The study was conducted at three City University of New York (CUNY) community colleges, one in each of three NYC boroughs: the Bronx, Queens and Manhattan.
Across all three groups, 55% of students were female (55% in Stat-WS, 58% in EA-WS, and 51% in EA), and 86% of students were underrepresented minorities (84% in Stat-WS, 88% in EA-WS, and 87% in EA). In each of the three groups, the majority of students (56%) reported that their first language was English. The average age of study participants was 21 years old.
The intervention (Stat-WS) was a mainstream, credit-bearing, college-level introductory statistics course (Stat-WS), delivered in the fall of 2013. Course topics included probability, binomial probability distributions, normal distributions, confidence intervals, and hypothesis testing. The course was held over one semester and lasted between 3 and 6 hours per week, depending on the college. The course required students to attend a two-hour workshop every week for supplemental instruction on statistical concepts and problems. The workshops had three components: (1) 10-15 minutes of reflection on concepts learned so far and what was difficult; (2) about 100 minutes of individual and group work on difficult topics and problems, and (3) a final five minutes of reflection on whether the difficult issues were addressed or not. The 24 class sections that included workshops were taught by 21 workshop leaders, who were either advanced undergraduates or recent graduates of CUNY.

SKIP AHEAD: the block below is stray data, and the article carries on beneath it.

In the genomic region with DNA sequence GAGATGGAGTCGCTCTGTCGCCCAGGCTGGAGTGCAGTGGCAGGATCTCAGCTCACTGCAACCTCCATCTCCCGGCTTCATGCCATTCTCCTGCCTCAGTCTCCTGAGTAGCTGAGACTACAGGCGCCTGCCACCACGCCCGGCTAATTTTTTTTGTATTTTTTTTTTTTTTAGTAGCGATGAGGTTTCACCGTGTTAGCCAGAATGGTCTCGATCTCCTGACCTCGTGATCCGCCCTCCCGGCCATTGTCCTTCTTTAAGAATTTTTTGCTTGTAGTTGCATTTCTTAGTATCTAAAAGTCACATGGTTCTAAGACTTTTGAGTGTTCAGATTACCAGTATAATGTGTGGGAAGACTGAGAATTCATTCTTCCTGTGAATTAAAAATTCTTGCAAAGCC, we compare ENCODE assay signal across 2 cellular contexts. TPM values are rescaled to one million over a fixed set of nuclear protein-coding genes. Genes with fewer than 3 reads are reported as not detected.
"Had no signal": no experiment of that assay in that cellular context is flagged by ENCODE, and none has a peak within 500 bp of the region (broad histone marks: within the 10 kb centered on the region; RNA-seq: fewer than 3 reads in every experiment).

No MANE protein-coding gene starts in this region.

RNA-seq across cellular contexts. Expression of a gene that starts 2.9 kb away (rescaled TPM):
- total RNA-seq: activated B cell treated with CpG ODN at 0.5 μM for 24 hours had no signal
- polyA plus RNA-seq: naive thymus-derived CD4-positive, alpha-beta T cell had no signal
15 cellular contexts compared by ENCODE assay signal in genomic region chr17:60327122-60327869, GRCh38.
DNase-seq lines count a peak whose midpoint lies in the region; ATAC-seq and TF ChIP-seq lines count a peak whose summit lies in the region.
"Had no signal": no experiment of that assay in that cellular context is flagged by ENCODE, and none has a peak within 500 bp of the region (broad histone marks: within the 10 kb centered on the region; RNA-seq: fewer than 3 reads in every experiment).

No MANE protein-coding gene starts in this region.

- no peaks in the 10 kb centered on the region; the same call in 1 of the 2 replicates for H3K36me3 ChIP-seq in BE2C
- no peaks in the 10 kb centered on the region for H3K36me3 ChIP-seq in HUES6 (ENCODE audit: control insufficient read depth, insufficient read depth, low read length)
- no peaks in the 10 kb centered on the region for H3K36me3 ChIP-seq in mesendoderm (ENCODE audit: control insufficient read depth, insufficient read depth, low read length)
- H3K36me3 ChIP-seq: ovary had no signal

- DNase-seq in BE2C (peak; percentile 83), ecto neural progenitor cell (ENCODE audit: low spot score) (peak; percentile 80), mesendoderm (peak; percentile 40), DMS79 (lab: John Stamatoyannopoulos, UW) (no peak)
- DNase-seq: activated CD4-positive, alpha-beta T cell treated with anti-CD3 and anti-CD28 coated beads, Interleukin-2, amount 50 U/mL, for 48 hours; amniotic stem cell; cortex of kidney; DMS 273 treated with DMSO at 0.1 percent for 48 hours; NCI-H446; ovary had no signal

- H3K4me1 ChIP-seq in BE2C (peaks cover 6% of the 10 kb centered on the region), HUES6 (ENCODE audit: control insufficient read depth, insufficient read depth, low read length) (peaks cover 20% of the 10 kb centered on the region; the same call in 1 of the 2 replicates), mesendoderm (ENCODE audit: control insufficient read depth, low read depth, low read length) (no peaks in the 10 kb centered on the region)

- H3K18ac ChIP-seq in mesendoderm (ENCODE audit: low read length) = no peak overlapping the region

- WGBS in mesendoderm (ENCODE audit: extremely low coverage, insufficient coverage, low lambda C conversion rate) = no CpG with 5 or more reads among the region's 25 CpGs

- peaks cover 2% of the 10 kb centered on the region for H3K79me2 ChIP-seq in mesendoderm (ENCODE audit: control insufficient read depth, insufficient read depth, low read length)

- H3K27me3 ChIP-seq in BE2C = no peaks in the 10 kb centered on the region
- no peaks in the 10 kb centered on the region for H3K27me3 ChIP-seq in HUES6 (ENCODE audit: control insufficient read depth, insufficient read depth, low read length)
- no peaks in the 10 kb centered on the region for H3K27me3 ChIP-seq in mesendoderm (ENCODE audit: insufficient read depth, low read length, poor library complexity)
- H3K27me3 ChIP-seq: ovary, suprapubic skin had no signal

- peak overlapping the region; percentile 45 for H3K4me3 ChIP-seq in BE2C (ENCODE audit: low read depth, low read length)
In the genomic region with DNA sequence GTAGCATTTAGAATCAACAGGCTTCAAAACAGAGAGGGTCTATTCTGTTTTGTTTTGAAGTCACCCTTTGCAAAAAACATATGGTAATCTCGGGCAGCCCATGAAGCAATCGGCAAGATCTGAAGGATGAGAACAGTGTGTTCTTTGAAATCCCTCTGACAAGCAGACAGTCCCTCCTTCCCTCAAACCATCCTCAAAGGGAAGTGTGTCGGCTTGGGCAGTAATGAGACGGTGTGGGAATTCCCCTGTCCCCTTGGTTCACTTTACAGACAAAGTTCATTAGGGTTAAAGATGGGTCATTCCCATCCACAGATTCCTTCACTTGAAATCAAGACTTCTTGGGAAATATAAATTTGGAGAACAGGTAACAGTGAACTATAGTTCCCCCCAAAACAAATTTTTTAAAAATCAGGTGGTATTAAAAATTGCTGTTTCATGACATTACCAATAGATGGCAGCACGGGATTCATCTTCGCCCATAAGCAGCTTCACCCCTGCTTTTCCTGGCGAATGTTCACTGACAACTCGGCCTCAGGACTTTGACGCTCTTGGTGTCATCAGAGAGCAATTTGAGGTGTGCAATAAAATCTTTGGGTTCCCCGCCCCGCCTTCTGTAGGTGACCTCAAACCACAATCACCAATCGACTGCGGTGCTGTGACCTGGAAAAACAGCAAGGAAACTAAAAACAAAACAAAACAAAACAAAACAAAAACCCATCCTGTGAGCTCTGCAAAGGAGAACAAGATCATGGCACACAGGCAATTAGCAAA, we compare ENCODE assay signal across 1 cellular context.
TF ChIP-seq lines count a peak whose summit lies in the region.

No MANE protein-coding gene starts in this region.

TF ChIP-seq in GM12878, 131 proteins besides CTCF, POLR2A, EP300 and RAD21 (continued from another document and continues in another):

The primary comparison group was a traditional non-credit-bearing remedial algebra course that included supplemental weekly workshops (EA-WS). The course covered topics such as linear equations, exponents, polynomials, and quadratic equations. Students in both comparison groups took the mandatory CUNY-wide elementary final and received their grade based on a CUNY-wide elementary algebra-grading rubric. The weekly workshops delivered to the EA-WS group followed the same three-component structure implemented for the workshops in the intervention group.
Support for implementation
Instructors attended a six-hour orientation workshop, met monthly with researchers, and met weekly with the workshop leaders assigned to their two sections (Stat-WS and EA-WS). The study’s 21 workshop leaders completed 10 hours of training focused on the details of the study as well as methods for conducting the workshops. Workshop leaders also met monthly with the researchers to discuss concerns and other issues as needed.